Process Analysis as a Writing Model<br />GE117 Week Ten<br />
What is a process?<br />A process essay explains how to do something or how something occurs.<br />An obvious example of process writing is a recipe.<br />
Characteristics of Process Writing<br />Strict chronological order<br />If the steps described are repeated, the same outcome should always be achieved.<br />Fixed order <br />Clarity extremely important<br />Transitions essential<br />
Two Types of Process Writing <br />Instructions:<br /><ul><li>Enables readers to perform a process
A recipe, a handout, an operating manual are examples of instruction writing.
Subject of sentences is “you” understood; speak directly to reader.</li></li></ul><li>2. Process Explanation<br /><ul><li>Purpose is to help reader understand how a process is carried out.
Use either 1st person or 3rd person; not second person or imperative mood.
May be in present or past tense, depending on whether the writer is explaining a process that takes place regularly or one that occurred in the past, and on whether the writer or someone else carried out the process.</li></li></ul><li>
Using Process Writing<br />College writing for science, literature, history, or any other subject.<br />Use process writing to persuade or to inform.<br />A process essay should have a clear thesis statement that identifies the process and tells why it is performed.<br />
Planning a process essay<br />Keep reader’s needs in mind.<br />Explain reasons for performing steps<br />Describe unfamiliar materials or equipment<br />Define terms<br />Warn readers of possible problems they may encounter.<br />Avoid ambiguity or surprises<br />Avoid unnecessary shifts in tense, person, voice and mood.<br />
Using transitions<br />Check list of transitions on page 43 of our textbook<br />Specifically useful are such transitions as first, second, meanwhile, after this, next, then, at the same time, when you have finished, and finally.<br />Use transitions to establish sequential and chronological relationships between steps in process.<br />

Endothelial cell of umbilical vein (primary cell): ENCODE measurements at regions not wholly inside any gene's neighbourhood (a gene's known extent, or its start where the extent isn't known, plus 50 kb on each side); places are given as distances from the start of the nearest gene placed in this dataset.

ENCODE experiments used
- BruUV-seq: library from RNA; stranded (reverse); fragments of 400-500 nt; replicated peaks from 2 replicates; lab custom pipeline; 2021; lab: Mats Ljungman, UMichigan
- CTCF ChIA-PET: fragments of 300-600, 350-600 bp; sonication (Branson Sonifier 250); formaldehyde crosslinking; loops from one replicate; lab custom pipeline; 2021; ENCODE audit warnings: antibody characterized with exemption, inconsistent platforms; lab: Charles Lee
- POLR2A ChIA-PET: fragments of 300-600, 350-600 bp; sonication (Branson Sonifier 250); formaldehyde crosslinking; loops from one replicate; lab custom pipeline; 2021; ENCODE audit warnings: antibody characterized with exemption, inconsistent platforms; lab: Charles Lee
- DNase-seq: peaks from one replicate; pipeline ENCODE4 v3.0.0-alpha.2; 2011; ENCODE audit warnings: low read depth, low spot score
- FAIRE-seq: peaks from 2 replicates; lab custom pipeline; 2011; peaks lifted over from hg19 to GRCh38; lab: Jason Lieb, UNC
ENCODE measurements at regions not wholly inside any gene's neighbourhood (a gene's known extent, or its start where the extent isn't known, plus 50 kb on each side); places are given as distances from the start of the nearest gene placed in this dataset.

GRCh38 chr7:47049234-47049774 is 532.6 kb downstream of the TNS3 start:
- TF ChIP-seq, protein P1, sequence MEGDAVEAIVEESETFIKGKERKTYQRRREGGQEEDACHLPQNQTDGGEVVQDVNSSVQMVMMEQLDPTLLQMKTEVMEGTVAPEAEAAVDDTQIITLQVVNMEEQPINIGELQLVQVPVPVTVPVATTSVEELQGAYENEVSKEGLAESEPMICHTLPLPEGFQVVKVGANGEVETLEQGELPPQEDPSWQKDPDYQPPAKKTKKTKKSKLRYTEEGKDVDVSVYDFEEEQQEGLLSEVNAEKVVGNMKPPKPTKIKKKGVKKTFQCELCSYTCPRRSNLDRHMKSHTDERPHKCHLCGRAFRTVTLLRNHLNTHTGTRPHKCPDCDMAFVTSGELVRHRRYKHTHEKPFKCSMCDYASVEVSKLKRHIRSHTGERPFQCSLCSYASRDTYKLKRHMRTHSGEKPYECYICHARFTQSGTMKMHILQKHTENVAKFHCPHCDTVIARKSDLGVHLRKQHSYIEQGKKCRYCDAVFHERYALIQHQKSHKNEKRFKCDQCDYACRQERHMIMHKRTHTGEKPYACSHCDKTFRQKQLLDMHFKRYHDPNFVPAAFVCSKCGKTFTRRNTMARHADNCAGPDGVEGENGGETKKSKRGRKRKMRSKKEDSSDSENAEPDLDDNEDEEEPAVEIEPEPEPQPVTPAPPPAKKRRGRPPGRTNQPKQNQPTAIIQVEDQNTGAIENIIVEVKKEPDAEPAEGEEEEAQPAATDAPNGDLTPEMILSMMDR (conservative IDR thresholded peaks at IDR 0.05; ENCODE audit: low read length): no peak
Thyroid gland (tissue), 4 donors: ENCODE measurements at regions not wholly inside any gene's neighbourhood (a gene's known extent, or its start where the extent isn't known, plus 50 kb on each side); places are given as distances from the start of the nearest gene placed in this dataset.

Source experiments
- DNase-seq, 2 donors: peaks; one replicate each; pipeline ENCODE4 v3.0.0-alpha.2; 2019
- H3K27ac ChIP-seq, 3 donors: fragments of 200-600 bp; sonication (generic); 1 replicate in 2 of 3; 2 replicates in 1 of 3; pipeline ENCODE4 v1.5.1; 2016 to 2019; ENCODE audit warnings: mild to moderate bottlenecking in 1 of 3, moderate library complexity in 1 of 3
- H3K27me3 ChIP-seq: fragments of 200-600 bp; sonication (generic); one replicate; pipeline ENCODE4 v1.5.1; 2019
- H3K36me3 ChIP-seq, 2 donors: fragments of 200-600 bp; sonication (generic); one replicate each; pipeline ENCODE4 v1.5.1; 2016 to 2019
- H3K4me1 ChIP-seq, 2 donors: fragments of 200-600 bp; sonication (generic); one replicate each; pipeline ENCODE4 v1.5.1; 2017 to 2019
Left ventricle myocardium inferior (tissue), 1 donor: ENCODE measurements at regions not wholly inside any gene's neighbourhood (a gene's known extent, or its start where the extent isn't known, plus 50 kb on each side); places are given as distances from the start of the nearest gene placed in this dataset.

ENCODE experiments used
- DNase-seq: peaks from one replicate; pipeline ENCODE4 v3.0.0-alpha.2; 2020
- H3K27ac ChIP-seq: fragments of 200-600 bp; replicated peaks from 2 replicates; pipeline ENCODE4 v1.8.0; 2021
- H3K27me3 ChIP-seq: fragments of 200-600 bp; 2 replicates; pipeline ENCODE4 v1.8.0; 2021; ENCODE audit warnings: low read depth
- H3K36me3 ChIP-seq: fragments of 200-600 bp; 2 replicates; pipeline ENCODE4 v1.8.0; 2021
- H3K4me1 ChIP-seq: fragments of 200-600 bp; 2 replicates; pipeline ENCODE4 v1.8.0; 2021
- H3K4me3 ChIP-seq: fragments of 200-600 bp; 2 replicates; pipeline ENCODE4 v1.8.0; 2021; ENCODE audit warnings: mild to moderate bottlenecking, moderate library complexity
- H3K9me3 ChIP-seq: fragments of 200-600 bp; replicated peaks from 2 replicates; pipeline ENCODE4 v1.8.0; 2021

Structure of Process Essay<br />Introduction: identifies the process and indicates why and under what circumstances it is performed.<br />Includes thesis<br />Introduces whatever materials or preliminary steps may be needed.<br />
Structure of Process Essay, cont.<br />Body of essay<br />one major stage of the process in each body paragraph.<br />Each stage may involve several steps<br />
Structure of Process Essay, cont.<br />Formal Conclusion<br />May not be necessary in very short, simple process essay.<br />Briefly reviews the procedure’s major stages<br />Reinforces the thesis by summarizing the results of the process, or explaining its significance.<br />
Revising Checklist for a Process Essay<br />Does your assignment call for a set of instructions or a process explanation?<br />Does your writing style clearly and consistently indicate whether you are writing a set of instructions or process explanation?<br />Does your essay have a clearly stated thesis that identifies the process and perhaps tells why it is (or was) performed?<br />Have you included all necessary reminders and cautions?<br />Have you included all necessary steps?<br />Are the steps presented in strict chronological order?<br />Do transitions clearly indicate where one step ends and the next begins?<br />
In Class Process Writing Exercise<br />Look at the photograph to the right. How is this jack-o’-lantern different from the pumpkin from which it was carved?<br />List the steps involved in the process of carving a pumpkin into a jack-o’-lantern. Where dies the process begin? Where does it end?<br />What cautions and reminders might be helpful to someone who has never made a jack-o’-lantern?<br />
In-class assignment<br />Write a set of instructions for someone who has never made a jack-o’-lantern. Using commands and present tense, explain each step in the order in which it occurs, including all necessary cautions and reminders.<br />Write a minimum of one hand-written page. <br />
Editing Review<br />Give yourself time away from the paper BEFORE you perform the last proofread.<br />Adjust the paragraph settings in Microsoft Word 2007. Ask me how to do this if you get confused. <br />Commas/periods go inside the quotes.<br />Long sentences are fine, but hard to pull off. When in doubt, use shorter sentences. Proofreading out loud will help check for sentence errors. <br />90% of the time, commas should appear in pairs (within the same sentence).<br />“Which” always gets a comma. “That” doesn’t.<br />Effect vs. Affect.<br />Numbers 1-9 get spelled out. <br />Don’t forget to use MLA style. (work cited page goes last)<br />